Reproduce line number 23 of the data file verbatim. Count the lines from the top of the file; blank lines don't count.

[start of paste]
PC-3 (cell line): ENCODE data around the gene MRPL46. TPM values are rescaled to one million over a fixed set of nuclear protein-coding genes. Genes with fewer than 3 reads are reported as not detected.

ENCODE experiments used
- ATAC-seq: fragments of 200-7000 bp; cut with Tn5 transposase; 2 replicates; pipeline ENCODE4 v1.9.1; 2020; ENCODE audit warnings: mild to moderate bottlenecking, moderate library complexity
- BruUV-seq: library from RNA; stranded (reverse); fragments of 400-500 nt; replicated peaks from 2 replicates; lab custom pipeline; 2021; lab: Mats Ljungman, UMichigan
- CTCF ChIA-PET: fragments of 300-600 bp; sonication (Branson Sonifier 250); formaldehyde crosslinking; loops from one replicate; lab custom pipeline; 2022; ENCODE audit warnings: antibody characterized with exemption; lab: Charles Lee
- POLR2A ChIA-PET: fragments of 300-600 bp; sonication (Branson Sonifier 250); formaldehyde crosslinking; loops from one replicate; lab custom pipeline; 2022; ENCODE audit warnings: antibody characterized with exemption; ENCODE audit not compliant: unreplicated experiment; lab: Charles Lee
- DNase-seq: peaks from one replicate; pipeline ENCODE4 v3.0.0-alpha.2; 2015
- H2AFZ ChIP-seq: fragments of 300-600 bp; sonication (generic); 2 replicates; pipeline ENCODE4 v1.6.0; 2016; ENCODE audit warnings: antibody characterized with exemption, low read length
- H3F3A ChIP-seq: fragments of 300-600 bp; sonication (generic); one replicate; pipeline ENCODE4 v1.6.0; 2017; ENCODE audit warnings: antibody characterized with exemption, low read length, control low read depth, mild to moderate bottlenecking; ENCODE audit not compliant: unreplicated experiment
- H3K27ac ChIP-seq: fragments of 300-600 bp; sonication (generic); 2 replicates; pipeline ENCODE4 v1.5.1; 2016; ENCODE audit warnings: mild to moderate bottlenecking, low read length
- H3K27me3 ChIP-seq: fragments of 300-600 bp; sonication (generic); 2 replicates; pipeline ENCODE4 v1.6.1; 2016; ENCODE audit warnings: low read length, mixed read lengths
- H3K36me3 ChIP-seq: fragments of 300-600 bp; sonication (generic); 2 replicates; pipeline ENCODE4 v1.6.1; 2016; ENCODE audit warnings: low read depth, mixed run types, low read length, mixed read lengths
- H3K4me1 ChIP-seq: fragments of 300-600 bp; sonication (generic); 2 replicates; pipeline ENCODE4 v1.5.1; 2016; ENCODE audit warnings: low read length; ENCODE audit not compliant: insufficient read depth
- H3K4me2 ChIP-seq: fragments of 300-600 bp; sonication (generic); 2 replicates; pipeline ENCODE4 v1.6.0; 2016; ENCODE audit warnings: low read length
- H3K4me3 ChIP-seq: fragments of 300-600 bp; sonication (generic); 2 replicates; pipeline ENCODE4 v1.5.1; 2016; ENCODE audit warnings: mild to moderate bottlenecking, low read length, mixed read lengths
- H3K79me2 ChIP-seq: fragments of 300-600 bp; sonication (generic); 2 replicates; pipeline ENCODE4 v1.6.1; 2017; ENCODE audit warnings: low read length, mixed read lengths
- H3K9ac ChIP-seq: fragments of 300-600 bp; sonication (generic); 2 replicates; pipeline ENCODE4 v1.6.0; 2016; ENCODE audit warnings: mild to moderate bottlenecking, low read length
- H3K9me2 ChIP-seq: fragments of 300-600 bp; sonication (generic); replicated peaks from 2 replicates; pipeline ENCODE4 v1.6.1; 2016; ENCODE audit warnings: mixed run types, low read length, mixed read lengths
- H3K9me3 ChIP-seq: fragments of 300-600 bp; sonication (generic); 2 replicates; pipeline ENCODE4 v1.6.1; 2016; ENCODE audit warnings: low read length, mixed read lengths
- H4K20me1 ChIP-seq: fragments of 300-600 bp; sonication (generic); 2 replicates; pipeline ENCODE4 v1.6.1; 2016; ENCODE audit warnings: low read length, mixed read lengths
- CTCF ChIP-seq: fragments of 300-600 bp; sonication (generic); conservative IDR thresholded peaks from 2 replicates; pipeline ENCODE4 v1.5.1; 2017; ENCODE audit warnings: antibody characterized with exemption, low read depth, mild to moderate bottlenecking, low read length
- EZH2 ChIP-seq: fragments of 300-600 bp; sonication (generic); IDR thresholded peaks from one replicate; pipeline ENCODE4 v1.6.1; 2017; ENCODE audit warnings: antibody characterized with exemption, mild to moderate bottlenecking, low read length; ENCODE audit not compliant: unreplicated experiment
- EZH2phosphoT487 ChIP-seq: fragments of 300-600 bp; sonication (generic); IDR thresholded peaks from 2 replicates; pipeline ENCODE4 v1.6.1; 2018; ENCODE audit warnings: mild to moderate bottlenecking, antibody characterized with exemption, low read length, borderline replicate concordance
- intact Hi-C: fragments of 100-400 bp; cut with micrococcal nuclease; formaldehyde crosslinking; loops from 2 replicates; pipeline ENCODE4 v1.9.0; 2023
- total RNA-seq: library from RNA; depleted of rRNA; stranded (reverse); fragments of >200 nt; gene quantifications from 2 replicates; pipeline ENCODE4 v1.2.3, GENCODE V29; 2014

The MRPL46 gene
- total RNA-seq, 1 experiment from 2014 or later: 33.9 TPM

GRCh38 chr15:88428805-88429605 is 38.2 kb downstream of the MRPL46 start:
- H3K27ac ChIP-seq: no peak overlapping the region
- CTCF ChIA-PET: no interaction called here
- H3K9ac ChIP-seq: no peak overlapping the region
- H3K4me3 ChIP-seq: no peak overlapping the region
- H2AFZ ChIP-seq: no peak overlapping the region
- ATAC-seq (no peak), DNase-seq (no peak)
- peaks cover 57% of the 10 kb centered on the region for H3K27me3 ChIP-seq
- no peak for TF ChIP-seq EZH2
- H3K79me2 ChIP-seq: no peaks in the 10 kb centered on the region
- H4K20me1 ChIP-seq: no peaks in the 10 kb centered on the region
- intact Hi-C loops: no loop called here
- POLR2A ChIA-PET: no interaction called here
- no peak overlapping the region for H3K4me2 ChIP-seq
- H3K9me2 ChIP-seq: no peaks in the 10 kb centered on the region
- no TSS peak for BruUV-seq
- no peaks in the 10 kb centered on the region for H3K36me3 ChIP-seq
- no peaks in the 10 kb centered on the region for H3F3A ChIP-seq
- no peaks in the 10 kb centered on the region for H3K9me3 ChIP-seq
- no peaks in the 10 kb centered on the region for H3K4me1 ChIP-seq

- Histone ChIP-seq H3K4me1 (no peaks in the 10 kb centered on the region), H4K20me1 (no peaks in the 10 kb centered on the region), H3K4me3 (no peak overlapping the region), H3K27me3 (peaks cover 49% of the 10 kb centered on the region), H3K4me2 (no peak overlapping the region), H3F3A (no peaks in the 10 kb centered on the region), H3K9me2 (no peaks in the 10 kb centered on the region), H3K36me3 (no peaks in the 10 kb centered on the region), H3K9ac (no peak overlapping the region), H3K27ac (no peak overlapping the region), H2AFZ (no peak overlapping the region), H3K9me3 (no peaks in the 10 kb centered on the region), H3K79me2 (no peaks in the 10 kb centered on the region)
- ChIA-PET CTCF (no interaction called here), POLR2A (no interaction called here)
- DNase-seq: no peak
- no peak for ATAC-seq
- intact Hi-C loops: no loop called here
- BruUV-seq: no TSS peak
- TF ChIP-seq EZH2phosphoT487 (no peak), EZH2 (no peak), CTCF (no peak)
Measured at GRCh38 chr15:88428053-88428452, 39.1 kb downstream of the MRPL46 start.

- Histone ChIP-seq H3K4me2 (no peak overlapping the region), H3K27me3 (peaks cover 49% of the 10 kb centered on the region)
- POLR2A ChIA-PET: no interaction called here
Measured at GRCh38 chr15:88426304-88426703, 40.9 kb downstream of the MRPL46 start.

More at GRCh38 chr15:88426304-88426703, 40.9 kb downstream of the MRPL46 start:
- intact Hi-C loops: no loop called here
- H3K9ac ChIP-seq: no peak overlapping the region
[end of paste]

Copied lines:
- EZH2phosphoT487 ChIP-seq: fragments of 300-600 bp; sonication (generic); IDR thresholded peaks from 2 replicates; pipeline ENCODE4 v1.6.1; 2018; ENCODE audit warnings: mild to moderate bottlenecking, antibody characterized with exemption, low read length, borderline replicate concordance